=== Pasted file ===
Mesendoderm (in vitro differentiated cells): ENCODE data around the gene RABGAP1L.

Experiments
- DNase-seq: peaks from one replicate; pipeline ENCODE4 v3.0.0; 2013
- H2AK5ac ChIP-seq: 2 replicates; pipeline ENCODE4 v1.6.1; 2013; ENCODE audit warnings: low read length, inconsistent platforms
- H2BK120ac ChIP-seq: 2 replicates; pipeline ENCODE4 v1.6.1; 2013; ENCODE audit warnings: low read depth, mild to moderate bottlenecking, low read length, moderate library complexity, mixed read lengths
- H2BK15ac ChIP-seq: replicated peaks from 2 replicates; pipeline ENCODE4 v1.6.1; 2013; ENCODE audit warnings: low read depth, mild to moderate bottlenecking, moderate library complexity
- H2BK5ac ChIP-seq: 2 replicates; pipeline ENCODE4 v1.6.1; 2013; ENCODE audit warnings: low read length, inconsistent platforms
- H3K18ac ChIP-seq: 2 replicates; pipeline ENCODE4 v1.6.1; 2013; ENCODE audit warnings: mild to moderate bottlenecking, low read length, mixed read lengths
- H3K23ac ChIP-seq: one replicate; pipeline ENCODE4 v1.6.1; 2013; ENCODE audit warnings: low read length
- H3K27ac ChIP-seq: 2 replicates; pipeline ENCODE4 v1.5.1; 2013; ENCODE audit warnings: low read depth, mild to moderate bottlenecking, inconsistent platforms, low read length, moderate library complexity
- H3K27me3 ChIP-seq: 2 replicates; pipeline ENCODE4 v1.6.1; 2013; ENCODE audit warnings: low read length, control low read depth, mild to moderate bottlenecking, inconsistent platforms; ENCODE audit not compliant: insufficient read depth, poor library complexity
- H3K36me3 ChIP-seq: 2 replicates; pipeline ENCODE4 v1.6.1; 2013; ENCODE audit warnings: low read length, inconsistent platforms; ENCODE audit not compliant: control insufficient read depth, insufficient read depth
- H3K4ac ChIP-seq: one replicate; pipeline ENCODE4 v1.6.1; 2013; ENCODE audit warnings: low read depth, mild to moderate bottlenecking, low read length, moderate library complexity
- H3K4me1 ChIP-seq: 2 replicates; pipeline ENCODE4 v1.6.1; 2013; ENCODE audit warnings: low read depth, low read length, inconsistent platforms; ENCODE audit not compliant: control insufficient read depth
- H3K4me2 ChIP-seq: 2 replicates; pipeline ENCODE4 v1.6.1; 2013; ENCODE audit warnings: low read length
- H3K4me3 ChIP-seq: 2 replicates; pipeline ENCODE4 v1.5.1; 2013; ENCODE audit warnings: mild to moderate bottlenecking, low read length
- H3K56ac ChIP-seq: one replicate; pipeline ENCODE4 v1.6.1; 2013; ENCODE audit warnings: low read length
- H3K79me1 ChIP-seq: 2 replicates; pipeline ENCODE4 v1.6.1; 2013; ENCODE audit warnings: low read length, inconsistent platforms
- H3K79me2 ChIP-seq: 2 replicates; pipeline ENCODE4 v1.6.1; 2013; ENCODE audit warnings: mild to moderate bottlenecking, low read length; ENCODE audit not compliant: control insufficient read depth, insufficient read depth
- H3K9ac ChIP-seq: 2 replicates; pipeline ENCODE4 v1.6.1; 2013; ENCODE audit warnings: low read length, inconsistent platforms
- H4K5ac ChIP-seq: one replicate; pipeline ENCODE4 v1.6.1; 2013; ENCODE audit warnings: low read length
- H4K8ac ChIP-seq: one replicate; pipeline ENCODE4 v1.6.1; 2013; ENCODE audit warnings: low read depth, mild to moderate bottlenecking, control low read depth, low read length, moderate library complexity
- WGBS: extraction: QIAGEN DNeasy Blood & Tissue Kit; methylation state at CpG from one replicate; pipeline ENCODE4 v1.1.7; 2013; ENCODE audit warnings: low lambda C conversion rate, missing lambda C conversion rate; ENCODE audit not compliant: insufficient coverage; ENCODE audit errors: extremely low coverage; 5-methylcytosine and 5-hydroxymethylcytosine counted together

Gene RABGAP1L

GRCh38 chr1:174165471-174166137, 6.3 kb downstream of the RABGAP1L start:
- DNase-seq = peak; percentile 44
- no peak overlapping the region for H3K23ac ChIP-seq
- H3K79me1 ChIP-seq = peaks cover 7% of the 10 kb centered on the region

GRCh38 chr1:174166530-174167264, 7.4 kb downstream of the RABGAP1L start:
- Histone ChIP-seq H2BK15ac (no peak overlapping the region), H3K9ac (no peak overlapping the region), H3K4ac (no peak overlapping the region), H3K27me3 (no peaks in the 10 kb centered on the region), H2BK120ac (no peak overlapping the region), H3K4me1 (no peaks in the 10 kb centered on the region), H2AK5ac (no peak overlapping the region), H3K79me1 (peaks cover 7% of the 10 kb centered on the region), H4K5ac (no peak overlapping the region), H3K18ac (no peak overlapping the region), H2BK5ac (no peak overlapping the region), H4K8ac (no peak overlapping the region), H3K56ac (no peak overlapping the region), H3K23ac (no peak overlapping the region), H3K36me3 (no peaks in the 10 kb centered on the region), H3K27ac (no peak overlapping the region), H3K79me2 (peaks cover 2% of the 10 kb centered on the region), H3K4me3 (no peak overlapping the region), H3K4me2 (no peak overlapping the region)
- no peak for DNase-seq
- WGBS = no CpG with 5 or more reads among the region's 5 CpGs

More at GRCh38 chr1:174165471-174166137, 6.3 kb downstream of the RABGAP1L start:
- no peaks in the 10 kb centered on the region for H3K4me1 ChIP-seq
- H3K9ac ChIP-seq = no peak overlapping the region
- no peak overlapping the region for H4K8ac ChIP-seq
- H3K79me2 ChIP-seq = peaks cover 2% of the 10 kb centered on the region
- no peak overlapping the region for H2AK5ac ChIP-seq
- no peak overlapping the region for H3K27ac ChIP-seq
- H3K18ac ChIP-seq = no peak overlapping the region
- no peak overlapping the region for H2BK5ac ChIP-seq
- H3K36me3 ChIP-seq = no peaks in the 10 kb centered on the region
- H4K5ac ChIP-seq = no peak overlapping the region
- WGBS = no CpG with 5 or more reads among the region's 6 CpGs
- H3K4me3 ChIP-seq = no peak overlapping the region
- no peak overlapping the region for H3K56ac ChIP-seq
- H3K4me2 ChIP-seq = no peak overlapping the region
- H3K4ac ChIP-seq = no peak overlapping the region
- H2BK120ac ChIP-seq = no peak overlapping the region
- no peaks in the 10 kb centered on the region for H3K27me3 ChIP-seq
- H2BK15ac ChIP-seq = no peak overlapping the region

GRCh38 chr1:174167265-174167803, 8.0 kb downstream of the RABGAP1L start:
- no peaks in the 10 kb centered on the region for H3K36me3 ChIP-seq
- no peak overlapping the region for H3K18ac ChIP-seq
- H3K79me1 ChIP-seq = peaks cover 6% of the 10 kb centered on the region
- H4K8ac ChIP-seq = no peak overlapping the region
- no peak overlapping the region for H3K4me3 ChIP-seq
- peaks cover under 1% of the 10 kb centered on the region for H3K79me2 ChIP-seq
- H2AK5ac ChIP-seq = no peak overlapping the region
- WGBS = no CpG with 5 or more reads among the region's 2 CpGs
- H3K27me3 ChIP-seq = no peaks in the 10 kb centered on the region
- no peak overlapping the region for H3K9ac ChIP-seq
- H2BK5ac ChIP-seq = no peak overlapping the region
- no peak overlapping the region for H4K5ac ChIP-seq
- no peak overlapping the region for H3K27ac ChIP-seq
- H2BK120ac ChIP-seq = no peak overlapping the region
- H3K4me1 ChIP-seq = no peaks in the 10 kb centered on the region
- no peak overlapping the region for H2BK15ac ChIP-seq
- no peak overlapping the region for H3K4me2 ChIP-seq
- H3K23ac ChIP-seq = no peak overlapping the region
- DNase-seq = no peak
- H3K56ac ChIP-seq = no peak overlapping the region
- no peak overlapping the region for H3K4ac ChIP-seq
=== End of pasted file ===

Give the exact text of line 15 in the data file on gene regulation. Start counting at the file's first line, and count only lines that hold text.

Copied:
- H3K4me2 ChIP-seq: 2 replicates; pipeline ENCODE4 v1.6.1; 2013; ENCODE audit warnings: low read length